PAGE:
"Ironically, the outcome of last week’s events in Tbilisi might in fact positively contribute to the possibility of receiving EU candidate status, and may indicate a decline in Russia’s ability to bully its neighbors into pushing a Russian agenda in domestic politics," writes Giorgi Arziani for commonspace.eu. "The growing intolerance of the Georgian people and western partners towards events and developments that culminated in last week’s protests gives hope and renewed optimism that the stalled democracy building process in Georgia may start again," he adds.
After last week’s three-day protest in Georgia against a law intended to brand media and NGOs that receive funding from abroad as “foreign agents”, the government backtracked, rejected the law in parliament, and released all those detained during the protests. It’s far from the first time that Georgians have protested, however each time the ruling party has managed to push forward with its agenda. But this time Georgians celebrated their first victory over the ever-growing autocratic tendencies of the ruling Georgian Dream party. Why was that?
It is hard to understand the rationale behind the proposed legislation. The ruling party has fully regained its political dominance after a prolonged political crisis followed by the disputed 2020 elections. The Georgian opposition is discredited, fragmented and is going through a hard time reinventing itself, while trying to survive growing pressure from the ruling party. The timing of the legislation was also particularly inexplicable given that Georgia is trying to implement reforms demanded by the EU as conditions for its candidacy for membership. The law would have been a backward step on at least two reforms demanded by Brussels concerning freedom of the media and civil society. To many it appeared to be political idiocy. But it was in fact a deliberate act of self-sabotage.
Russia's reaction suggests Moscow was a main stakeholder
The reaction of Russian officials can shed a light on understanding the circumstances. Russian officials and Kremlin propagandists have been widely commenting on the protests in Tbilisi against Georgia's proposed "foreign agents" bill and have threatened negative consequences. Russian State Duma Speaker Vyacheslav Volodin accused the US of preventing Georgia from becoming “sovereign” after the ruling Georgian Dream party withdrew the bill, while Russian Foreign Ministry spokeswoman Maria Zakharova mocked the EU for criticising the law.
Kremlin propagandist Margarita Simonyan made a thinly-veiled threat to destroy Tbilisi, claiming that protesters, by calling for the de-occupation of Georgian territories, indicated that they wanted to open a “second front” against Russia. Russian Minister of Foreign Affairs, Sergey Lavrov, drew parallels between the events in Georgia and the Euromaidan protests in Kyiv during 2013-2014; the pro-democracy Euromaidan movement led to the removal from power of the corrupt, pro-Russian Ukrainian president, Viktor Yanukovych. This resulted in Moscow's fury, culminating in the illegal annexation of Crimea and the instigation of separatist conflict in the east of Ukraine.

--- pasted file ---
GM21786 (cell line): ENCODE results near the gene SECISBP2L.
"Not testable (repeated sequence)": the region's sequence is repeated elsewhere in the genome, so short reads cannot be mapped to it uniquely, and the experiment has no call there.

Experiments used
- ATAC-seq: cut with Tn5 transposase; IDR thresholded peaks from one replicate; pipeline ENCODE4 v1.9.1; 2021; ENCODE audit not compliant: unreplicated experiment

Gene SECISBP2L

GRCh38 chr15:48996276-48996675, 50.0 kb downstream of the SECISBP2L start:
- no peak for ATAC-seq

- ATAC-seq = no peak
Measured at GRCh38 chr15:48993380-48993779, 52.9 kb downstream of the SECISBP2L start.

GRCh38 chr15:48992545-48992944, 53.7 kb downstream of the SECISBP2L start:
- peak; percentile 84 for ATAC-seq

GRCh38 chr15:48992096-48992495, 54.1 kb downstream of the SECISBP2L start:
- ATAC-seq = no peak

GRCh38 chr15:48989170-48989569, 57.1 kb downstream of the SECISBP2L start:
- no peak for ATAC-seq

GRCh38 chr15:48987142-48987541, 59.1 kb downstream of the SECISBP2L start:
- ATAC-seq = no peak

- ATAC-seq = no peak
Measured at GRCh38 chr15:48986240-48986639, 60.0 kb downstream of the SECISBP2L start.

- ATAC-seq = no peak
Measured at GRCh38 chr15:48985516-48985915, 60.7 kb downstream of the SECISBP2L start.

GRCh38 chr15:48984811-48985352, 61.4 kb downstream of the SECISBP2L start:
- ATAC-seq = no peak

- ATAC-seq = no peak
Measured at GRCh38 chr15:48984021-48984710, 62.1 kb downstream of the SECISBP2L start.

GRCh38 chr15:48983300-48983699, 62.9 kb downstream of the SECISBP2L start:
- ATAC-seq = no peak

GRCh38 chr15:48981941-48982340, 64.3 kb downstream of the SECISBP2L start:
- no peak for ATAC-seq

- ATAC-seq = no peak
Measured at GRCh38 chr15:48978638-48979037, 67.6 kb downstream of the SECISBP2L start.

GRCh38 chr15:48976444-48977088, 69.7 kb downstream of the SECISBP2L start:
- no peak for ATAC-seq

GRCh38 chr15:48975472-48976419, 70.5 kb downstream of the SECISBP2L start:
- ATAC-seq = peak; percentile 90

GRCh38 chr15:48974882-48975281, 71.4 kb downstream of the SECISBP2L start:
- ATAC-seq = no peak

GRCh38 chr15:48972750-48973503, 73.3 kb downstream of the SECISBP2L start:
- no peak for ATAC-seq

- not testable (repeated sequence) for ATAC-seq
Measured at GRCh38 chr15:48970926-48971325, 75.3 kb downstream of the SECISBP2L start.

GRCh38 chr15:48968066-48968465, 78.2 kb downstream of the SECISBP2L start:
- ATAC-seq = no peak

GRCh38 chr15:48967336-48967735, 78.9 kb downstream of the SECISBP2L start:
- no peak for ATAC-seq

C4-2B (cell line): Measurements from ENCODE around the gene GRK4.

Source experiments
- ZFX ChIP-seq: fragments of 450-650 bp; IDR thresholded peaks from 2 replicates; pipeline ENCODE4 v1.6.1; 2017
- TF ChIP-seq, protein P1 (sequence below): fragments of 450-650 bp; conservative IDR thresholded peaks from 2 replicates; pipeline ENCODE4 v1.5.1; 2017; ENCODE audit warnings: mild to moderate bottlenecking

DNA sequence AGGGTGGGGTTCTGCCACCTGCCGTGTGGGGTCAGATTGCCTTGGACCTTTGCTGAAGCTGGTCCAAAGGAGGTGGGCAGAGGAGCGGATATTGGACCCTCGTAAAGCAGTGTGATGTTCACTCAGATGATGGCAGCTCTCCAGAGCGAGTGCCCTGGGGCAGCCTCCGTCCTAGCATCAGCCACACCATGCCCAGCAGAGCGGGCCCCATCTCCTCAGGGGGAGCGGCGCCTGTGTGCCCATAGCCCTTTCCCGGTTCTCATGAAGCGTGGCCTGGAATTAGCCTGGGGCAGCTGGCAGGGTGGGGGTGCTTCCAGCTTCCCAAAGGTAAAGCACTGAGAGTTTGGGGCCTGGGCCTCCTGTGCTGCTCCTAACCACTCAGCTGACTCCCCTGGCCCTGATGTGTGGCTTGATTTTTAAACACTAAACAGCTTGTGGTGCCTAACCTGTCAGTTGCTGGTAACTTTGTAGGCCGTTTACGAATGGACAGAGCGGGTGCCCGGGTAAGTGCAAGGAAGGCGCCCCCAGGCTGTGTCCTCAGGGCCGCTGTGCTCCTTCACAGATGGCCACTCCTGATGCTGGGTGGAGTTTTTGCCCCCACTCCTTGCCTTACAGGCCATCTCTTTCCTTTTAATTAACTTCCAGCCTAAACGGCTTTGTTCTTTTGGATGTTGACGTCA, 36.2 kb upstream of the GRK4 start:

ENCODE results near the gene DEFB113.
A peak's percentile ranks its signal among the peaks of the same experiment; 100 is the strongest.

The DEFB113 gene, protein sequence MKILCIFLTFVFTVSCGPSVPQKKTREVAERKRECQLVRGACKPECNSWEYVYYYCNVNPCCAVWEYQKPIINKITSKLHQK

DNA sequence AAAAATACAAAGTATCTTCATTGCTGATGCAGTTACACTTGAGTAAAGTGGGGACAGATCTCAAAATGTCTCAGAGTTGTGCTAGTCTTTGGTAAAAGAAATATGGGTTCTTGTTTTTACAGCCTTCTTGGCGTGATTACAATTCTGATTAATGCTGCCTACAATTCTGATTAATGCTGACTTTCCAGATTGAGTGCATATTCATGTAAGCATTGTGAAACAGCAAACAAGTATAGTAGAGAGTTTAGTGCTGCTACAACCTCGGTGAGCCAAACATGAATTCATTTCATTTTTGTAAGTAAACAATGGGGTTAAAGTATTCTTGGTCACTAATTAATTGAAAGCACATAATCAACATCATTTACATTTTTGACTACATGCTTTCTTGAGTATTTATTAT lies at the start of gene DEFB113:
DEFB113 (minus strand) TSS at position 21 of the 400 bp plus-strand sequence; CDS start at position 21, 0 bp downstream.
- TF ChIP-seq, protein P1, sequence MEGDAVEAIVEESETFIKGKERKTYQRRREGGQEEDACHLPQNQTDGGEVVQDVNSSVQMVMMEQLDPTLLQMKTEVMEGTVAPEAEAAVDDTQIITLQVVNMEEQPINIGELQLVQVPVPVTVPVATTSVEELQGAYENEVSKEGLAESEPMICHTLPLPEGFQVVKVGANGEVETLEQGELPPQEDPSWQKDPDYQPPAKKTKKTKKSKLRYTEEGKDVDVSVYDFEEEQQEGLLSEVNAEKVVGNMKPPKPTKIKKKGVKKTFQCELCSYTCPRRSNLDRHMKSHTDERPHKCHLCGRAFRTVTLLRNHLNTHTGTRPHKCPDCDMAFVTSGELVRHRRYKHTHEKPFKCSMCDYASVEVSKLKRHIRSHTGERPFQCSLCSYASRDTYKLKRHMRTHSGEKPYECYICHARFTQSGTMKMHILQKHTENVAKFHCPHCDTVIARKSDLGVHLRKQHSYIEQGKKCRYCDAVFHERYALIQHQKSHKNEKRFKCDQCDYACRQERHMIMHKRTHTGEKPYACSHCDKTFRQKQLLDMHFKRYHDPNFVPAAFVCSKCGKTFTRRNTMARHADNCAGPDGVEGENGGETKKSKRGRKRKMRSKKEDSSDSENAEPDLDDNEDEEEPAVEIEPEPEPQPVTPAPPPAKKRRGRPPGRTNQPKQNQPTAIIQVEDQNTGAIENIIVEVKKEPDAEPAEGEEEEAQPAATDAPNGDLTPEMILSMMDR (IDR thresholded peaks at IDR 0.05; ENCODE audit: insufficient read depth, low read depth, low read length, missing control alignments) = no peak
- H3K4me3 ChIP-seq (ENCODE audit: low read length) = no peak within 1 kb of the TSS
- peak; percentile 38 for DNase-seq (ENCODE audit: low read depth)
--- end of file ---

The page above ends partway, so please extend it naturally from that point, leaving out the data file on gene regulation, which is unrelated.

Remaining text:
Such a wide-scale reaction to the events which unfolded in Georgia might suggest that the main stakeholder of the Russian-style law, which was meant to curb civil society in Georgia, is in fact Russia itself. Indeed the events surrounding the proposed legislation are somehow similar to the bullying of Ukraine in 2013. Back then, the Ukrainian government was forced to announce its decision to suspend preparations for signing the Association Agreement with the EU - which Russia feared would have taken Ukraine further away from Russian influence - in favour of striking a similar agreement with Russia. It appears that the “foreign agents” legislation was aimed at creating a stalemate in Georgia’s increasingly complicated European integration process. After all, Georgia’s compliance with the EU's 12-point “to-do list” will be evaluated this autumn.
The events of last week may indicate a decline in Russia's ability to bully its neighbors
Ironically, the outcome of last week’s events might in fact positively contribute to the possibility of Georgia receiving EU candidate status, and may indicate a decline in Russia’s ability to bully its neighbors into pushing a Russian agenda in domestic politics. It might also signify that the times of governments receiving western development money while at the same time undermining democratic institutions, are coming to an end. The growing intolerance of the Georgian people and western partners towards events and developments that culminated in last week’s protests gives hope and renewed optimism that the stalled democracy building process in Georgia may start again.